If your customers do not feel well-served on the front line, your marketing messaging, no matter how well-crafted, will not save you. Your brand reputation is built, not by words, but by the actions of your team at every point of contact, from the reception desk to order fulfilment and after-sales support. The purpose of the words crafted by the marketing team is to evangelize the great service you provide. As marketing consultants we can’t create something from nothing and in the age of social media, what smacks of hypocrisy can come under harsh, and very public, criticism quite fast.

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Social Media Breakfast Ottawa: Digital measurement and consumer understanding

By Alexandra Reid

The digital marketing space is becoming increasingly complex as consumers find more ways to uncover information about brands. They are looking at websites and social media through their desktops, laptops, and mobile devices but haven’t left behind more traditional channels such as TV, magazines, and radio. Media isn’t dying; media is proliferating and marketers are struggling to keep up with consumers as they demand a more holistic approach to how they receive information and communicate with brands.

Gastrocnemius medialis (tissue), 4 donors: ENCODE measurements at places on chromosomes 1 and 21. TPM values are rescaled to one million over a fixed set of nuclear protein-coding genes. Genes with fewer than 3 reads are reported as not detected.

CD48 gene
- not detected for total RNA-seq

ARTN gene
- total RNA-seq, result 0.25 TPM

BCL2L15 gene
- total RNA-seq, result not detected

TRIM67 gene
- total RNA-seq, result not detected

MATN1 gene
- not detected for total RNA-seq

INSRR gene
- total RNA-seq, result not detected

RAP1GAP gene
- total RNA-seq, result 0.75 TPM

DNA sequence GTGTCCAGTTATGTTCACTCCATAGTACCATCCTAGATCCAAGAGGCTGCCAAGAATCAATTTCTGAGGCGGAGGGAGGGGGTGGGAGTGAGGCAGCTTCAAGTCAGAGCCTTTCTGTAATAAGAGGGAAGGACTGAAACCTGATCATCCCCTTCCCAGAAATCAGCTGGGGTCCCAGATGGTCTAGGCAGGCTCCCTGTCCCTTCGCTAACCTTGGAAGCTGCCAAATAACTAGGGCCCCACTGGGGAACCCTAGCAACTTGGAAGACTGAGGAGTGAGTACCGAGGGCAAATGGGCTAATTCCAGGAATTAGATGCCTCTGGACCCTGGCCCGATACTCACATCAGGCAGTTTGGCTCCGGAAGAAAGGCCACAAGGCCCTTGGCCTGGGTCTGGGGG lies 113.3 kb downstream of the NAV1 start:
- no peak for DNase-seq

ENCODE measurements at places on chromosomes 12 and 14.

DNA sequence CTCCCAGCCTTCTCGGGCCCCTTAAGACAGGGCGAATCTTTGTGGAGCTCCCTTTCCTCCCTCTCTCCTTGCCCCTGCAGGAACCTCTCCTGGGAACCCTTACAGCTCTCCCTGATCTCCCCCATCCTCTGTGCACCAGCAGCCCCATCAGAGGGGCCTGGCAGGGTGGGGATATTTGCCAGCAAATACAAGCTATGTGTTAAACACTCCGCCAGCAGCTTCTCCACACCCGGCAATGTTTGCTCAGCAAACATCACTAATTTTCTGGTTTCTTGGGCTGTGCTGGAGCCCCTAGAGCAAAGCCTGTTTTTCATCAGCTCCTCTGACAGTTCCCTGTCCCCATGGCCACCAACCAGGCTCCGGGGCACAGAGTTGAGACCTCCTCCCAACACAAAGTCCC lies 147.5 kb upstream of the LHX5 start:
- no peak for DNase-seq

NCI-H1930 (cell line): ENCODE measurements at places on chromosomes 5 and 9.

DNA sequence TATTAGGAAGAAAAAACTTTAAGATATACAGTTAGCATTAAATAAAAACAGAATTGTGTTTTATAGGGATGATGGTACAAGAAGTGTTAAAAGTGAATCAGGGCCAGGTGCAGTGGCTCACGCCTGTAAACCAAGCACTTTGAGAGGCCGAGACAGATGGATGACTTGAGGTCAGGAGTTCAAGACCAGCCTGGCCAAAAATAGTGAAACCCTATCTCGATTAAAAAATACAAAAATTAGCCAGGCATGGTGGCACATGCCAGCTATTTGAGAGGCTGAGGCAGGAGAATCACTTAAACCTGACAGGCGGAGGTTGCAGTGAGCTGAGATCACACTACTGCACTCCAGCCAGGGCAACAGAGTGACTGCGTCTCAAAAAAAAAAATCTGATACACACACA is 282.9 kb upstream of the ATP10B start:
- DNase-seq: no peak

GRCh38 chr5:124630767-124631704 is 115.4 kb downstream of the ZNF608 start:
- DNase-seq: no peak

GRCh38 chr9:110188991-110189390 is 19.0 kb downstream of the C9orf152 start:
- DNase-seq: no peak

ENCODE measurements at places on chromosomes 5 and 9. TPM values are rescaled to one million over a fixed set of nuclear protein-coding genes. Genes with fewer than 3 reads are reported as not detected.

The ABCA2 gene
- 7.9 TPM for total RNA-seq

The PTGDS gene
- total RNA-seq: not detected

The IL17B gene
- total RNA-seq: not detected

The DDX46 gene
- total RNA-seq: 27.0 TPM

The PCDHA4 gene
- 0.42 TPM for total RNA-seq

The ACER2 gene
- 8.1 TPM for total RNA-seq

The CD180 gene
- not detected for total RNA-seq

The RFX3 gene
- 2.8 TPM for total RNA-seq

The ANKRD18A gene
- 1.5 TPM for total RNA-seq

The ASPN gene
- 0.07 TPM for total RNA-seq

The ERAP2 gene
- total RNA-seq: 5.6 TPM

That was the message Chris Greenfield, President of Ipsos ASI, shared with the Social Media Breakfast Ottawa audience this week. He stressed that businesses should not put all their money into digital marketing, and whatever they do invest should go towards providing a consistent and engaging experience for their audiences. It’s no longer about just paid media and advertising, but earned media. In this environment, brands should focus on providing consumers with a great experience across multiple touch points, and consider using reach and response as their goals on these channels, said Greenfield.

“Touch points do not act in isolation,” said Greenfield. “Brands must think and act holistically. It’s a 360-approach. Expect consumers to experience their brand at more than one touch point.”

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Recent Comments